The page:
R Sriram, a resident of Pallavaram, has been waiting to take the Metro to his office in Broadway, and put an end to his stressful  commute by car.  His wish has finally come true with the inauguration of the final 10-km stretch between AG-DMS and Washermanpet on Sunday by Prime Minister Narendra Modi, via a video conference from Tiruppur, in the presence of Tamil Nadu Chief Minister Edapaddi K Palaniswami.

Now, the entire 45-km first phase of the Chennai Metro rail network is up and running.

A passenger can now take a ride from Washermanpet to Chennai airport (21 km) in about 45 minutes and for ₹60 as against twice the time and more than triple the cost it would take to go by road.

The final 10-km stretch is entirely underground with stations at AG-DMS, Thousand Lights, LIC, Government Estate, Chennai Central, Madras High Court, Mannady and Washermenpet.

Long wait

It has been a decade-long wait for Chennaites to see the first phase completed after construction began in June 2009, covering seven stations from Koyambedu to Alandur over a distance of 10 km with operations starting in June 2015.

Following this was the opening of the section from Little Mount to Chennai airport (September 2016), Alandur to St. Thomas Mount (October 2016), Koyambedu to Nehru Park (May 2017), Nehru Park to Chennai Central (May 2018) and Little Mount to AG-DMS (May 2018). Sunday’s inauguration marks the end of the first phase of construction. It has been a bumpy ride for the ₹14,600-crore  project, which  witnessed many hurdles, such as delays in land acquisition, roads caving in in many areas and cost escalation, with the per km cost soaring to around ₹400 crore against the estimated ₹324 crore.

There was also a major embarrassment when a Russian vendor — Mosmetrostroy — engaged in a tunnelling project left abruptly seeking higher remuneration.

But in the end, Chennai Metro Rail Ltd (CMRL) pulled off one of the most challenging infrastructure projects in the State. The network now has two corridors — from Airport to Washermenpet and from St Thomas Mount to Chennai Central via Koyambedu and Egmore. More importantly, the metro will now connect South Chennai with the North,  a region neglected for decades. It will  also connect with major transport hubs, including Chennai Central, Chennai Egmore and Chennai Mofussil Bus Terminus (CMBT) — allowing passengers to seamlessly switch over to other modes of transport  such as bus, sub-urban or MRTS. Every day, around 50,000 passengers use the metro, and this number is expected to increase substantially, according to an official of the CMRL, which has also taken care of last-mile connectivity till the major stations by providing feeder auto services and also bicycles for hire. He expects those travelling by car and two-wheelers to migrate to the metro.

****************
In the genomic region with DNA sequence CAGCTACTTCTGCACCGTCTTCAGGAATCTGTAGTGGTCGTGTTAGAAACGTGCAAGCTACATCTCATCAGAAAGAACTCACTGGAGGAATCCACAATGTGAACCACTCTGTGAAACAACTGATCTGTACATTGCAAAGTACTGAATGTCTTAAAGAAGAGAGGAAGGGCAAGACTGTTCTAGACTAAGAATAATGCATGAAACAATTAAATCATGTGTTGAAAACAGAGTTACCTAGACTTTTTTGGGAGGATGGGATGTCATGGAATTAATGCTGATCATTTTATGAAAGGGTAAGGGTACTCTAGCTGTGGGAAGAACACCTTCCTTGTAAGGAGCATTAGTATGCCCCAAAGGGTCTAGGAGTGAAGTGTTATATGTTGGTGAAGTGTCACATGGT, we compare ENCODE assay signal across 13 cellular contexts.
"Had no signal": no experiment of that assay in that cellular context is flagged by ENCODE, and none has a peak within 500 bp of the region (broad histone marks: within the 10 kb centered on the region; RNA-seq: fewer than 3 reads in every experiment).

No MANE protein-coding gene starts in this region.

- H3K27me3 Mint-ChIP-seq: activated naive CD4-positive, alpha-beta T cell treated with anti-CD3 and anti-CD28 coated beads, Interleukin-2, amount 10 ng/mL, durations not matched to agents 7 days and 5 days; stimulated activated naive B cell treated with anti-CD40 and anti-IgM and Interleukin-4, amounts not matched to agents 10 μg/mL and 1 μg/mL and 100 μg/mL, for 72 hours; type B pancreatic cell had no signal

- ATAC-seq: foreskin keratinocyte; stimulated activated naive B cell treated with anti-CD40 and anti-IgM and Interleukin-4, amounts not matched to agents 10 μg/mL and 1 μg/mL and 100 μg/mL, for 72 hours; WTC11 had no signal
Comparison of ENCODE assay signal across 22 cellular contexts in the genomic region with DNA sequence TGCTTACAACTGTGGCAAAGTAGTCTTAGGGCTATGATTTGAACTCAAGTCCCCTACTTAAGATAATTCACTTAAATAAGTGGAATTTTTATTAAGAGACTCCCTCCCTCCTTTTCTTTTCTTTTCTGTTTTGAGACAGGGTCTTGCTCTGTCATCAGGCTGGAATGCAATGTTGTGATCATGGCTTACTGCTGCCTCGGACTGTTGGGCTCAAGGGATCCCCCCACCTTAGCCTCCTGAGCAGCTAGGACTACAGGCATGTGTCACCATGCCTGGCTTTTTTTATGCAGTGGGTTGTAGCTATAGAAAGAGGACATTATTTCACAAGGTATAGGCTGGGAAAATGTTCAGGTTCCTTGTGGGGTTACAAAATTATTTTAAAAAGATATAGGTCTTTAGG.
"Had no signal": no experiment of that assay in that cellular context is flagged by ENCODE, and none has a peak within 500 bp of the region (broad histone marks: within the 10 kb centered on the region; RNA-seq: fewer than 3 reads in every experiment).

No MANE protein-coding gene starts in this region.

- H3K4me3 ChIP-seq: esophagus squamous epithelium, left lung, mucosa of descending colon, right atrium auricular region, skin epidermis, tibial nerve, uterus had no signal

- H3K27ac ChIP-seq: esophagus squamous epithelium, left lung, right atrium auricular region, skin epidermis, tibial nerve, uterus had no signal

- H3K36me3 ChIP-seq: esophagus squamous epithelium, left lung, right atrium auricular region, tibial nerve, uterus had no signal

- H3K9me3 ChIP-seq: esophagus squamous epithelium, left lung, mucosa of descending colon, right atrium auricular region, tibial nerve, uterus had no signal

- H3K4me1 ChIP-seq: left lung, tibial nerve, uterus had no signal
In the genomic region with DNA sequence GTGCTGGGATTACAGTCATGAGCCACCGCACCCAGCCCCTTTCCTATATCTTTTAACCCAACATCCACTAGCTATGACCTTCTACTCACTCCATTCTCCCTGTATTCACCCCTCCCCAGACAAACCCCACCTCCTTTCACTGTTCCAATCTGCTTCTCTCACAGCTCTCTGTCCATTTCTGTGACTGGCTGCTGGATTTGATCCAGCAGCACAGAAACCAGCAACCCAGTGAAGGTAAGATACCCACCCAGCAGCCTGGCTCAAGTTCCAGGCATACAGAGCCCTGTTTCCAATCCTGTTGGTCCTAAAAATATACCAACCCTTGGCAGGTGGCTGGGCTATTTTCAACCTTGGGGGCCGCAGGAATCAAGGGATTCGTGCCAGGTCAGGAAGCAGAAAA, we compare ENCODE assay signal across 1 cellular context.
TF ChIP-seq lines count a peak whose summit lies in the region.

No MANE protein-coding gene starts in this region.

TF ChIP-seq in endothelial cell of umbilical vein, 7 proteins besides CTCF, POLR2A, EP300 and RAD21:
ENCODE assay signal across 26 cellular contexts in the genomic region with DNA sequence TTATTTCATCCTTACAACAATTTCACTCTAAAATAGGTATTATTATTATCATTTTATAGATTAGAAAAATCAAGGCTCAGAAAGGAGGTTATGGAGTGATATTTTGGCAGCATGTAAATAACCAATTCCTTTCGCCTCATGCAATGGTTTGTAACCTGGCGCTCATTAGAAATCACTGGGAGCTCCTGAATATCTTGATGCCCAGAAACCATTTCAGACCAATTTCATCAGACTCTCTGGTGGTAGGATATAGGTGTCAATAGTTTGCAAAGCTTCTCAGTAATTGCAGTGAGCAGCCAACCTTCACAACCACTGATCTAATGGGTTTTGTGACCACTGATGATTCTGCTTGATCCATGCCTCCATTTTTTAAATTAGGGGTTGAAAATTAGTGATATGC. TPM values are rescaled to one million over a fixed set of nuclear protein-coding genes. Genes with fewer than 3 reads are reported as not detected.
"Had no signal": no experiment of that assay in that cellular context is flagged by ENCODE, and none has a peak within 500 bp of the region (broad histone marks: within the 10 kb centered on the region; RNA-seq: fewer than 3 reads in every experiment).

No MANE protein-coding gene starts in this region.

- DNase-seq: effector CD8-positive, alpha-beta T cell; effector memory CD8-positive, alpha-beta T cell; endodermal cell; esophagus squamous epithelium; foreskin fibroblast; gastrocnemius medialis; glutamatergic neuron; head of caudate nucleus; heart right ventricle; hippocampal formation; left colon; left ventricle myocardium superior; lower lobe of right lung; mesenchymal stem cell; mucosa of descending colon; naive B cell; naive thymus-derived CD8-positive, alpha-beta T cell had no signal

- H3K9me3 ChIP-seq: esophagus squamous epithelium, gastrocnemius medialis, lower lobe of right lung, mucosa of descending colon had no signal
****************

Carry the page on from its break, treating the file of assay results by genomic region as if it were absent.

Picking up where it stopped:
Soil testing for phase-II

The stage is now set for phase II of the Chennai Metro, covering 52 km (two corridors) for which soil testing is going on across the city. CMRL has already signed a loan agreement with Japan International Cooperation Agency. It has in-principle approval from Asian Development Bank, New Development Bank, European Infrastructure Bank and the World bank.

Phase II covers 119 km over three corridors: Madhavaram to Sholinganallur, Madhavaram to CMBT and Light House to Meenakshi College, with work to  commence on the first two corridors, covering 52 km.

Modi also laid the foundation stone for the ₹2,467 crore modernisation of the Chennai International Airport (phase-II) and for a new Integrated Terminal Building at Tiruchirapalli International airport, costing ₹951.28 crore. He also dedicated the BPCL Ennore Coastal Installation and a new crude oil pipeline from Chennai port to CPCL Manali Refinery to the nation.